Dar es Salaam — Nine people out of ten citizens (87 per cent) believe they should be able to criticize the government if they think there is reason to do so, reads the Twaweza's Voice of the Citizen new report.
According to the report, majority of the citizens believe that they should be free to criticize the government and the president for making bad decisions and not taking advice.
"They believe that criticism helps leaders to avoid making mistakes," reads the report.
The findings were released by Twaweza in a study titled "Not to that extent? Tanzanians view on information and public debate".
A proportion of 81 per cent of citizens feels criticism of leaders is a good thing because it helps stop them from making big mistakes.
Despite this proportion a majority of 60 per cent still does not feel free to criticize the president and 54 per cent do not feel free to criticize the vice president.
The report also shows a decline in trust in different main sources of information.
Radio trust has dropped from 80 per cent in 2016 to 64 per cent in 2017 and 69 per cent drop for television in 2017 from 73 per cent in 2016.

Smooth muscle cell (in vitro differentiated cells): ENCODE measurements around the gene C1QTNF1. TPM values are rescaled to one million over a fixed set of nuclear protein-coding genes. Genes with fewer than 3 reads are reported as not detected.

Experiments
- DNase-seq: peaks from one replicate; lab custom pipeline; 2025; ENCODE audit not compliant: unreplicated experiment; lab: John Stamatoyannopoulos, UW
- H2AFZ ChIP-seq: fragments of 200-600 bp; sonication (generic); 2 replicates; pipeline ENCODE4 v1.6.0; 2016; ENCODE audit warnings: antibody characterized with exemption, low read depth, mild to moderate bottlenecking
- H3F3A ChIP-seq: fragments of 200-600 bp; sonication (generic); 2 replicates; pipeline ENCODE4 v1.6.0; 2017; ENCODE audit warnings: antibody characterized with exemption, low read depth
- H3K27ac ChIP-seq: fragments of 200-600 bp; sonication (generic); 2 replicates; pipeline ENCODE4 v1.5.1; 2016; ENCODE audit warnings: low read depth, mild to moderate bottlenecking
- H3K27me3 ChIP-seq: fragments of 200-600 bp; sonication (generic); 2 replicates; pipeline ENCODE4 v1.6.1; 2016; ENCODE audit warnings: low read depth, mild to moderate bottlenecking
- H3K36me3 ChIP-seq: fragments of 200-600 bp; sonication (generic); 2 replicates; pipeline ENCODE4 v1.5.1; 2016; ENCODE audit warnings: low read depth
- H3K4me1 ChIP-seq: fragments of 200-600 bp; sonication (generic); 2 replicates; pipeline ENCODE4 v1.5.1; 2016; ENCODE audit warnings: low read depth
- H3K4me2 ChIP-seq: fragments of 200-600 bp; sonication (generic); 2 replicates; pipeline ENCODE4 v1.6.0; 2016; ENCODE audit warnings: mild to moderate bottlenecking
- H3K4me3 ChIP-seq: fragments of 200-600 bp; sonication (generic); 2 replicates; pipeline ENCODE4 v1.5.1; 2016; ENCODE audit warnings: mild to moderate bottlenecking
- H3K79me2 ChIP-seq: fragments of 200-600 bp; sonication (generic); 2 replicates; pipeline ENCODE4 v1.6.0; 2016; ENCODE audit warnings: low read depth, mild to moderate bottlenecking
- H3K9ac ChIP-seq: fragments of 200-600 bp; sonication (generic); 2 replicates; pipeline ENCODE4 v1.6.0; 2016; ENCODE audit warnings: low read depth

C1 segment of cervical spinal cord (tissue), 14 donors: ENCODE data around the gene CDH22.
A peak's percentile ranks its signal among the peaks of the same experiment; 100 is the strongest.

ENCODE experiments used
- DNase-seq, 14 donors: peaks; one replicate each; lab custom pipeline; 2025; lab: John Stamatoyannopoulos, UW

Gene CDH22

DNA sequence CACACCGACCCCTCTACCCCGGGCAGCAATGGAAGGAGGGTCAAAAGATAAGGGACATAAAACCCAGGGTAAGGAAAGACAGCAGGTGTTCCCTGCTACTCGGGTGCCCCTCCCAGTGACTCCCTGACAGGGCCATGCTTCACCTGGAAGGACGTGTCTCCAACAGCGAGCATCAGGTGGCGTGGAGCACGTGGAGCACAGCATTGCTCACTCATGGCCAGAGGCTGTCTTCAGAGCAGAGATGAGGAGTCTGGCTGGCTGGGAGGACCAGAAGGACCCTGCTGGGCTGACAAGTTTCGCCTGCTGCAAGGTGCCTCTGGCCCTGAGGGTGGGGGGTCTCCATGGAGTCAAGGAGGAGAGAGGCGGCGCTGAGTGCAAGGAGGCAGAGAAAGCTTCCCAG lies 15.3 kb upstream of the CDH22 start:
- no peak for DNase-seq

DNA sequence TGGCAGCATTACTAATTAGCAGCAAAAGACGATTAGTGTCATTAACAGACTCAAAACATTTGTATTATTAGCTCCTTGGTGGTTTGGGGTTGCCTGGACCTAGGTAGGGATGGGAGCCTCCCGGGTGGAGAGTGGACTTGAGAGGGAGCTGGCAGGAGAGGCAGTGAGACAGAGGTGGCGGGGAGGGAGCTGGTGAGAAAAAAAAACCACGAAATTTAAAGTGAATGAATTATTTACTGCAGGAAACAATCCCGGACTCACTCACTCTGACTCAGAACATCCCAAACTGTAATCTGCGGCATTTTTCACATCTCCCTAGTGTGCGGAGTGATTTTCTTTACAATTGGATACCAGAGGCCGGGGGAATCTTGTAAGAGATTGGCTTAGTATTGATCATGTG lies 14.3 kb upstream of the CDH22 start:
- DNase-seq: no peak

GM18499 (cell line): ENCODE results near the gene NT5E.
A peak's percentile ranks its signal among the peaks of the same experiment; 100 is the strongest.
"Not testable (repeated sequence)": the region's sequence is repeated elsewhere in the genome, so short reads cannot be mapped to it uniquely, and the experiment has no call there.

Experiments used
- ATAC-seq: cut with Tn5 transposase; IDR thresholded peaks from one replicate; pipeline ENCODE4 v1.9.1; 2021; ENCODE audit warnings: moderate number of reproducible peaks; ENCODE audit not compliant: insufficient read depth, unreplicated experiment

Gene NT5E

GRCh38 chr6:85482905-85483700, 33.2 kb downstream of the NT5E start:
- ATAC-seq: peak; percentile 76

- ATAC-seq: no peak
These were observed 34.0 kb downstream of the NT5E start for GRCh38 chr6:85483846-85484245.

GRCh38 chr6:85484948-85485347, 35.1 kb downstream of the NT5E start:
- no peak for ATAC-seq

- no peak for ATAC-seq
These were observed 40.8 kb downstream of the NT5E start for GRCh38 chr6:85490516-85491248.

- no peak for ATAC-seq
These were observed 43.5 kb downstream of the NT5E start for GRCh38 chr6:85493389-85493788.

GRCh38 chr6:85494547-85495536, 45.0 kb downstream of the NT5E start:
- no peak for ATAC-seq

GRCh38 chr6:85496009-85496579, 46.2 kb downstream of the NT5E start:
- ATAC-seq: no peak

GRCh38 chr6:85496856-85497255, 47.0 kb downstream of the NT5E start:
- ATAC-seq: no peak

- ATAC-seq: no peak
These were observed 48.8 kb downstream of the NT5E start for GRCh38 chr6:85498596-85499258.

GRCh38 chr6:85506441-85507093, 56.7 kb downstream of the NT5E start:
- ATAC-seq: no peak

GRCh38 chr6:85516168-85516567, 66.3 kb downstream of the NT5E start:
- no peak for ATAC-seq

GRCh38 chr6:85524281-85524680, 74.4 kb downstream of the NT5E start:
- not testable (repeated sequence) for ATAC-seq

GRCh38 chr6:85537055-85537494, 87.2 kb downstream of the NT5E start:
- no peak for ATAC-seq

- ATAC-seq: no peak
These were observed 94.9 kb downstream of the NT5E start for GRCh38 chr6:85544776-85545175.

Although trust in media has declined 62 per cent of citizens believe in media freedom and would rather a newspaper publish false or incorrect information apologise and publish correction than be shut down or fined.
Despite citizens' strong views on access to information, very few are aware of the law that govern this issue and majority are not connected to the system.
Twaweza's executive director Aidan Eyakuze said, "citizens strongly support access to information and free expression but citizens rarely demand for information and they do not feel they can criticize senior government officials".
He added "the government must recognise the value of open public debate and constructive criticism in eliminating waste and on the fight against corruption in the country".